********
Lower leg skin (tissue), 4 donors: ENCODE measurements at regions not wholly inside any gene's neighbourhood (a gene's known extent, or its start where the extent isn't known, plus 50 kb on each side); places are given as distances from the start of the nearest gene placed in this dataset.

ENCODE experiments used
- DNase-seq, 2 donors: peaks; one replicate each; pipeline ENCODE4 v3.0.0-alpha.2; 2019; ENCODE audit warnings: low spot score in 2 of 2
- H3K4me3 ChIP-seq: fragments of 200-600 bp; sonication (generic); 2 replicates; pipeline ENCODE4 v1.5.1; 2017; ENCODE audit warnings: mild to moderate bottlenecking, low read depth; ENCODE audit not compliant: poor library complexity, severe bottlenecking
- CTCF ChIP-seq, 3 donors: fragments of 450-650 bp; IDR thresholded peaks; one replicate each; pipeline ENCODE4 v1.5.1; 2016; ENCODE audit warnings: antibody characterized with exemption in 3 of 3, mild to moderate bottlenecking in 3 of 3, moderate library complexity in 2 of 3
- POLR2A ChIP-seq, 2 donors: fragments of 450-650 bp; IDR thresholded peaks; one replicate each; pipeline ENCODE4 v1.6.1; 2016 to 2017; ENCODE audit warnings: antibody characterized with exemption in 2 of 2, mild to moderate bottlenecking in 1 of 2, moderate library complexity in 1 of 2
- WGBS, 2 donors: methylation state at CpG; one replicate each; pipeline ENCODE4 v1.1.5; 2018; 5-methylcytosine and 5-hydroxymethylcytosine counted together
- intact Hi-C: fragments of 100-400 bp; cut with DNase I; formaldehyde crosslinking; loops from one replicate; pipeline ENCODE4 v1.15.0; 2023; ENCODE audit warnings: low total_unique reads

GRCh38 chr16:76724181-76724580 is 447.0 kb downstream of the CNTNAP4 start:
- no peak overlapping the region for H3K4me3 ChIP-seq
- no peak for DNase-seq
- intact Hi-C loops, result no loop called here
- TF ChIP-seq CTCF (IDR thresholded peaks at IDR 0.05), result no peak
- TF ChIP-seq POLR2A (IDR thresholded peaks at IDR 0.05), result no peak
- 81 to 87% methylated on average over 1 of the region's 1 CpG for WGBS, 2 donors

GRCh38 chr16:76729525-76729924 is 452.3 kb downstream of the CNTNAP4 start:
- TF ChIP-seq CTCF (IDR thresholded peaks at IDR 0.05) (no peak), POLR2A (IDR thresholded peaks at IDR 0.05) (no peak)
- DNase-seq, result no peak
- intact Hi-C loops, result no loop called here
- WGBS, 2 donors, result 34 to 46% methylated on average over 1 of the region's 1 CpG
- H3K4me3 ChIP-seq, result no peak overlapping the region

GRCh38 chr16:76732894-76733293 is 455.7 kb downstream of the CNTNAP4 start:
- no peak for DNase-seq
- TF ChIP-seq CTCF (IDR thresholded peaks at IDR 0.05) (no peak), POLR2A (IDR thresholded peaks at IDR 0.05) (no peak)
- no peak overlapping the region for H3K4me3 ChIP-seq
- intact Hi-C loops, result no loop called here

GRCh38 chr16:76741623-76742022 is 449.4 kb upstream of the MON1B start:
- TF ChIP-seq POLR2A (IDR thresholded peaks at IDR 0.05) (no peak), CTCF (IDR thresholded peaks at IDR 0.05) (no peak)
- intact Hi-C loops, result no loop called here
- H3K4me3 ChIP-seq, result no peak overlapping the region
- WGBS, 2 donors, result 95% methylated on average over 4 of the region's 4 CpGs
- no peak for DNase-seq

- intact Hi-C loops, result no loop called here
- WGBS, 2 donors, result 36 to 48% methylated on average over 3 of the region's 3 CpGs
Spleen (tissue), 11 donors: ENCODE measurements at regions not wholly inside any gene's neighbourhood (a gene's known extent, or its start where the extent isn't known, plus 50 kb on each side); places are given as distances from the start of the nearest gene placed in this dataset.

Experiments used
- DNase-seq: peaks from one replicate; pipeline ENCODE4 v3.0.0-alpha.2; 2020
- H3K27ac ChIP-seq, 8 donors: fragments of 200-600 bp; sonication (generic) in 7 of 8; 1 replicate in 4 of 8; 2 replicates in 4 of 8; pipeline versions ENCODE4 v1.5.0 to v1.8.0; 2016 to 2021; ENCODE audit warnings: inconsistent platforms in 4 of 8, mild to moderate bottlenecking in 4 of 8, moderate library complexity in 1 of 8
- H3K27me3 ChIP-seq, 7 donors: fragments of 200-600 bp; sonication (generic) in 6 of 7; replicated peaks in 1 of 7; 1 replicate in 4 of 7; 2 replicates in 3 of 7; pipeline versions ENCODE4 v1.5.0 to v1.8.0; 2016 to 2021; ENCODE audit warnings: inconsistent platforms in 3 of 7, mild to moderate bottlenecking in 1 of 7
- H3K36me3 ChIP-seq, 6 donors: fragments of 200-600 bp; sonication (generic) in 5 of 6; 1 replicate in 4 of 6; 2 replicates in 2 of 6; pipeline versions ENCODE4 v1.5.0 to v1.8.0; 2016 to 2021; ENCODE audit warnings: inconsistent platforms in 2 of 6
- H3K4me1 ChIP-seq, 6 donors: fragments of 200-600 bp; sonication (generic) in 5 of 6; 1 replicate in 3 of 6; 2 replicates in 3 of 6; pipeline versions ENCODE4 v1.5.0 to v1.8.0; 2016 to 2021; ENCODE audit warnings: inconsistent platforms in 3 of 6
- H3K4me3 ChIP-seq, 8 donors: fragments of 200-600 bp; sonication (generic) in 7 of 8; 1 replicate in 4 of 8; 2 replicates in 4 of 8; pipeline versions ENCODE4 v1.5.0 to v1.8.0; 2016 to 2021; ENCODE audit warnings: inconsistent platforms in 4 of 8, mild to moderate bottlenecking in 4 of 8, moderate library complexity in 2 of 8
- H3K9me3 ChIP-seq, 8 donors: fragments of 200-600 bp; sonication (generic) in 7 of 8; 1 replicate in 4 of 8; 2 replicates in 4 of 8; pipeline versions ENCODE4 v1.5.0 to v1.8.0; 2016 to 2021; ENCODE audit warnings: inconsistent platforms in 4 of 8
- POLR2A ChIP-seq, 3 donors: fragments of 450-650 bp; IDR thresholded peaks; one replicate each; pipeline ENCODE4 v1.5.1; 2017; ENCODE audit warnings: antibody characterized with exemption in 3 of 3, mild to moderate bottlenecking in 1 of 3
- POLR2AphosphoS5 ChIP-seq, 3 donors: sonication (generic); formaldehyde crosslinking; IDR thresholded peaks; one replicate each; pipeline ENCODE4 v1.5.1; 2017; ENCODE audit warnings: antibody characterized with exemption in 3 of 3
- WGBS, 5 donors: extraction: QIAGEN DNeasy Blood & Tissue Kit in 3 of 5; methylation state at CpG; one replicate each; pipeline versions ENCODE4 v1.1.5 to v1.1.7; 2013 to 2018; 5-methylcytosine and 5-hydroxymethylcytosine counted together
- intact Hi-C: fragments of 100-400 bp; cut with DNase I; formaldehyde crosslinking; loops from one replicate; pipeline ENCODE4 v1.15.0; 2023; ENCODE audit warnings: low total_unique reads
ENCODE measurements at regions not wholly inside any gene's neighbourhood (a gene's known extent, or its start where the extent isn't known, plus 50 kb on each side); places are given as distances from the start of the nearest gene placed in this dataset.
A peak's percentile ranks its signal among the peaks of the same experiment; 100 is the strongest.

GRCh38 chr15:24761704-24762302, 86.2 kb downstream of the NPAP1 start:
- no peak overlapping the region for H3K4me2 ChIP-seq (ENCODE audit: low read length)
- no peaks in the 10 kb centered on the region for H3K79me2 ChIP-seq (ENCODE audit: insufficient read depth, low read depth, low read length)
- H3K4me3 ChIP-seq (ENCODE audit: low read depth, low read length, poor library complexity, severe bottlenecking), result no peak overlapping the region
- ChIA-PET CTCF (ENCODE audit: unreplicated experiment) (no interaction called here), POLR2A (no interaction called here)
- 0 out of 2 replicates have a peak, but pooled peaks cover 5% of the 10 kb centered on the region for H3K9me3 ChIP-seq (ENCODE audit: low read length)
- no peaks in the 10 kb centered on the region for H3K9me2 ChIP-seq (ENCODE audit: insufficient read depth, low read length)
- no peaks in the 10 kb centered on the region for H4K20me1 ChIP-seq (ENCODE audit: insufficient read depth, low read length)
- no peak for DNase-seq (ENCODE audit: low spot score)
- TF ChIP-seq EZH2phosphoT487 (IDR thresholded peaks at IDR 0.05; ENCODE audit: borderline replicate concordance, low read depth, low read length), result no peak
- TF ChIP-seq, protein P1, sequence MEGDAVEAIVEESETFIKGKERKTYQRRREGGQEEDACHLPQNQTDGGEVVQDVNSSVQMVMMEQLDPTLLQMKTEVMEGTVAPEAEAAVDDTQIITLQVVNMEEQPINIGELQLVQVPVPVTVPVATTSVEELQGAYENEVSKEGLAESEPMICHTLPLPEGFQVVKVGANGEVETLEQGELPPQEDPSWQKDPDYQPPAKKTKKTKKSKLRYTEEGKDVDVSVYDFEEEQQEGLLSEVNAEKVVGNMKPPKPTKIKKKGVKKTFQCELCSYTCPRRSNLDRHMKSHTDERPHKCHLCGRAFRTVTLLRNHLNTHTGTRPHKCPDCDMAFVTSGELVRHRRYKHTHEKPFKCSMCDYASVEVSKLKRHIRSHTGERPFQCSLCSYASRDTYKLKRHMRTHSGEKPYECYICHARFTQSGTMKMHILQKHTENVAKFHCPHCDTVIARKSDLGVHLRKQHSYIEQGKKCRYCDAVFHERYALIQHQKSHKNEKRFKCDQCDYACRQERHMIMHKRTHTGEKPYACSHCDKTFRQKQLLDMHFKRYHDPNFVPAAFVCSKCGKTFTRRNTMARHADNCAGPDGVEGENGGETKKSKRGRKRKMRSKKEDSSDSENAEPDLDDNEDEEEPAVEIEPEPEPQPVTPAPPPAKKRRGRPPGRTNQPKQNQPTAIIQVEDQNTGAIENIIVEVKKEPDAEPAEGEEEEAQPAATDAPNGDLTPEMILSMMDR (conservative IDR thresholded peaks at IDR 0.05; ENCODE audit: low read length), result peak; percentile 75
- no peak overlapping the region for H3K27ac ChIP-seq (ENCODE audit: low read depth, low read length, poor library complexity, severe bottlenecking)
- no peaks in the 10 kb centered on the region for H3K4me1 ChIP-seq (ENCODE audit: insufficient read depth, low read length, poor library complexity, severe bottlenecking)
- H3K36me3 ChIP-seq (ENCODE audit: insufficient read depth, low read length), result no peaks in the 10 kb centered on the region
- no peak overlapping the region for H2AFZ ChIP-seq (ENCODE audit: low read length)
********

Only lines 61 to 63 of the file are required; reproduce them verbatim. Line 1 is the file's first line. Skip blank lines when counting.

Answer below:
- no peak overlapping the region for H3K27ac ChIP-seq (ENCODE audit: low read depth, low read length, poor library complexity, severe bottlenecking)
- no peaks in the 10 kb centered on the region for H3K4me1 ChIP-seq (ENCODE audit: insufficient read depth, low read length, poor library complexity, severe bottlenecking)
- H3K36me3 ChIP-seq (ENCODE audit: insufficient read depth, low read length), result no peaks in the 10 kb centered on the region